Part1 Cognitive Psychology: Dr Tom Foulsham

Part1 Cognitive Psychology: Dr Tom Foulsham

In the first part of this lecture from Tom Foulsham, you will learn what facial recognition is and how facial inversion can impair our ability to recognise familiar faces. This lecture is taken from the “Cognitive Psychology I” module which covers major areas of cognitive psychology as defined by the British Psychological Society, such as visual and auditory perception, and visual cognition. To watch part two of this lecture go to:

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February 8, 2013 / 19 Comments / by / in
  • Brilliant Lecture! Thank you for posting it. It's helped a lot when learning a very complex area of psychology.

  • You can watch part two on our channel if you want to see the next part of this lecture also.

  • Please show us more of the images while talking. The lecture is great, but show us more of the presentation as well. Thanks for uploading it anyway 🙂

  • i want to downloading the video , so can anybody help pls??

  • Brilliant lecturer, really helpful and very well presented

  • This was very informative, but I have to criticize how some of the information was present. For example, the facial-inversion effect was initially presented with two faces, Simon and David. However, in the contrasting example of the chair, the same image was used only flipped. I don't believe this is an accurate comparison.

  • @doaamaamoun soundcloud downloader can help

  • J B

    Can you put up the object recognition video?

  • This was a brilliant lecture, but I can't help noticing that it rests on somewhat flawed premises. When the differences between face recognition and the way we recognize objects are outlined, the objects are considered in terms of the categories they belong to, such as "chairs", "tables" and so on, while people were taken as individuals. It is doubtlessly very easy to determine that a face belongs to a human being, regardless of whether it's inverted or not. For the comparison to have been accurate, the objects should have been individualized as well. It is much more difficult to recognize "my chair" or "that chair in the hallway" if it is shown in an uncommon position or in comparison to a very similar chair.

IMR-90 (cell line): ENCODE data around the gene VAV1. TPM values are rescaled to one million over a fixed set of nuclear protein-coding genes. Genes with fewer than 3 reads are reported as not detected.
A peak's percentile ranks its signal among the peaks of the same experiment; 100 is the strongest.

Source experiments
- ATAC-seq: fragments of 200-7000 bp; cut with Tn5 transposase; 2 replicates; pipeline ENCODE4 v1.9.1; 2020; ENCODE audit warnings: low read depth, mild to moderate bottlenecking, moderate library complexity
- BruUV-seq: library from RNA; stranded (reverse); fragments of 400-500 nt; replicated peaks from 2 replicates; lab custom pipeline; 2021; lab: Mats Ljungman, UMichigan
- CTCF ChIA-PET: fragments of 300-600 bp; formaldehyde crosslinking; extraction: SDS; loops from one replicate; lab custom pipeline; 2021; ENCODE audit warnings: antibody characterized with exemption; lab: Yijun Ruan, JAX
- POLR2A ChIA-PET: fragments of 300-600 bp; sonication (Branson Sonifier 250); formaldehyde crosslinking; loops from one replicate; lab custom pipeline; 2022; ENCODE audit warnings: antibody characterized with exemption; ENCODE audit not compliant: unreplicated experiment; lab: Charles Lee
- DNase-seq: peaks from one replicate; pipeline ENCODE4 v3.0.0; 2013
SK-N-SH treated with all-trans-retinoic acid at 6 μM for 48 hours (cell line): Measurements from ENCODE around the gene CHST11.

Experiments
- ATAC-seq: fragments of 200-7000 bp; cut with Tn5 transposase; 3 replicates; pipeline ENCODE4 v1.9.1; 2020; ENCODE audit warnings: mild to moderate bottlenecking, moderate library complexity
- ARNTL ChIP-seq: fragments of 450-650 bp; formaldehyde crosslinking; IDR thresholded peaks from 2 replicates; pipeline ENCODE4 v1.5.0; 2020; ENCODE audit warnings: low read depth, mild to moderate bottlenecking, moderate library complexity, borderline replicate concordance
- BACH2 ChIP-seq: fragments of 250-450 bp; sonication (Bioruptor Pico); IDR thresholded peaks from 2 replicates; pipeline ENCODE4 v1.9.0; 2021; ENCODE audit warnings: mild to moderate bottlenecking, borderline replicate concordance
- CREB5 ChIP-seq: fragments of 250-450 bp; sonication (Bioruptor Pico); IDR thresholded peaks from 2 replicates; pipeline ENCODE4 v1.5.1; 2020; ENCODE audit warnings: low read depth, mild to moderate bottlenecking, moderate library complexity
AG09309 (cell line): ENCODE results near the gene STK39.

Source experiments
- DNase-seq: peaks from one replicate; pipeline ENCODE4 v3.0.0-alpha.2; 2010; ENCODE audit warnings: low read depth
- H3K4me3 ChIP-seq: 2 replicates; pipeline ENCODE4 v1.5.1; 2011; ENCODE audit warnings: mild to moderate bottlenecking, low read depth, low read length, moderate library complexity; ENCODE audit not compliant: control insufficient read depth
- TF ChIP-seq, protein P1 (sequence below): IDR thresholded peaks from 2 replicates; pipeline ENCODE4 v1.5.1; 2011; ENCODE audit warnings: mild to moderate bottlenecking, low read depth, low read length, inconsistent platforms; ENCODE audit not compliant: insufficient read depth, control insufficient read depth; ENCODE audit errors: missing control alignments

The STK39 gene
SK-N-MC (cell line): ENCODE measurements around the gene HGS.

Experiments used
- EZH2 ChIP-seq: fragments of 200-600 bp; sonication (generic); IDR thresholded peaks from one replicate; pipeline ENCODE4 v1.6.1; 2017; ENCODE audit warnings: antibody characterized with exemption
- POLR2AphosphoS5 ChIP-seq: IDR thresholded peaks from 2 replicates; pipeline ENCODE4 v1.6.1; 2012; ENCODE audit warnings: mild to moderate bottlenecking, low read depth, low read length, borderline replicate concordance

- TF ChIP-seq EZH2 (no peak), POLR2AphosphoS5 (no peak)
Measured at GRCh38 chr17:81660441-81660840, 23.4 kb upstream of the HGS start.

• very lucid excellent presentation. thank u sir.

  • f v

    is this an undergrad lecture? 

  • Why is it always about learning somebody else diagram, when any diagram or terminology could be exactly the same or better, or your own private. Then its just some new words explaining the same as before….ITS A WASTE OF TIME FOR THESE LOUSY STUDIES…….., then to make examination work, all you have to do is copy the diagram and use the same words tadaarr…and explain them with your own words and sentences….Using metaphors instead……..FUCKING LEARN TO BE CREATIVE AND THINK FOR YOURSELF……..ALL YOU LEARN HERE IS HOW TO BE A PARROT………BECOMING EXAMPLES OF WHY PEOPLE WITH NORMAL INTELLIGENCE SHOULDNT BE ALLOWED TO BECOME DOCTORS AND PROFESSORS, BECAUSE THEY LACK SO MUCH IN MANY AREAS, that they enforme ridiculous solutions and threatments,, or as in science work ruthlessly for a cheap washing machine company that doenst give a fuck about polution…

  • Who wrote this lecture was complex..? I surely hopeyou dont study anything about psychology, that will end with you getting a job and responsibility… for patients..

  • Brilliant lecture.

  • HOT teacher

  • interested lectures and fulfilled more momentum

  • Here to test if i am able to capture foreign lecturer phonemes and vocabulary used(really afraid that i lack in vocabulary department). If every lecturer sounds like him it would make my days during MS easier.

    P.S: Interesting topic though, kinda made me stay longer than intended.

  • "We are really experts at recognizing faces"

    What a stupid comment. I wonder how people like him make it as college professors.

  • Interesting subject and very well delivered.

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